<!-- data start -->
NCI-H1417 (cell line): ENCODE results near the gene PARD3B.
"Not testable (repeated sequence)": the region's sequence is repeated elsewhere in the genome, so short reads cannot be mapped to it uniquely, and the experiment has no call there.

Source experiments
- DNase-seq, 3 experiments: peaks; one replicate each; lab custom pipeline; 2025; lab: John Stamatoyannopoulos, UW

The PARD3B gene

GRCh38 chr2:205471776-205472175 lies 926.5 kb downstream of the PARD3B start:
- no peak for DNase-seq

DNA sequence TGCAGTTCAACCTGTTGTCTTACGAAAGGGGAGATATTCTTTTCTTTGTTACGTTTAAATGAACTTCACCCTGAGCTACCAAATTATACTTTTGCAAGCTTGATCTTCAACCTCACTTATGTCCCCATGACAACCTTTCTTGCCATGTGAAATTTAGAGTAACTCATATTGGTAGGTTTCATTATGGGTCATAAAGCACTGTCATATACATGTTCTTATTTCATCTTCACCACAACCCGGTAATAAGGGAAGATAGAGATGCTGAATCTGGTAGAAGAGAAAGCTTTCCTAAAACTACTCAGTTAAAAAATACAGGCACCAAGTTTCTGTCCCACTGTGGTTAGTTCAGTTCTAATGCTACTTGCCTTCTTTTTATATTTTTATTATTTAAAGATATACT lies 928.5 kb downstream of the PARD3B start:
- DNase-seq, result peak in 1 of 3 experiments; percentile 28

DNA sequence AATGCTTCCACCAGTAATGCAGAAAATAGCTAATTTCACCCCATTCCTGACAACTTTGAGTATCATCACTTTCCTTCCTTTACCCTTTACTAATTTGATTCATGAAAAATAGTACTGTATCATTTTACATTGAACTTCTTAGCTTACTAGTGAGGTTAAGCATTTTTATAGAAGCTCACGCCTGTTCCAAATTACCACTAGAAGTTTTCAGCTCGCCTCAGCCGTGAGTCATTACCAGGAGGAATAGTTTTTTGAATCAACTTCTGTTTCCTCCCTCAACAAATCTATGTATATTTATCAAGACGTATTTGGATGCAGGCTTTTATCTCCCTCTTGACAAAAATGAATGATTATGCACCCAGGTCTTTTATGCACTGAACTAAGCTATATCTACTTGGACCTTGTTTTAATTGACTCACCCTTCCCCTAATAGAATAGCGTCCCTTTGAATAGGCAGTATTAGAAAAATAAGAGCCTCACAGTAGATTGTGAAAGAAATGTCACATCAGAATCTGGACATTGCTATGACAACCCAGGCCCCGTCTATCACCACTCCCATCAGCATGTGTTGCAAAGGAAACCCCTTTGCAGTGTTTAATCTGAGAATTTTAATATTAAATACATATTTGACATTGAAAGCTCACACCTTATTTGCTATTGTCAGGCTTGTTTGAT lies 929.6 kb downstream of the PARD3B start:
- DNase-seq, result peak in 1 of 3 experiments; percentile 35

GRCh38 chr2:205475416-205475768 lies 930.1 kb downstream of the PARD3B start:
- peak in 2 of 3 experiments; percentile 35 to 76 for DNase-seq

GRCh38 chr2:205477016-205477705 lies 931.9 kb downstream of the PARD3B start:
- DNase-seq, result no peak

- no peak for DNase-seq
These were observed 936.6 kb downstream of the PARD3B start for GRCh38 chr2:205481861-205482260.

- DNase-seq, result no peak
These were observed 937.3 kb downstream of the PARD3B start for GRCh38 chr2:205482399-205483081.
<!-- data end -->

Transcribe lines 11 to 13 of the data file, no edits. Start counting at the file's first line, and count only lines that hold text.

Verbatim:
- DNase-seq, result peak in 1 of 3 experiments; percentile 35

GRCh38 chr2:205475416-205475768 lies 930.1 kb downstream of the PARD3B start:
- peak in 2 of 3 experiments; percentile 35 to 76 for DNase-seq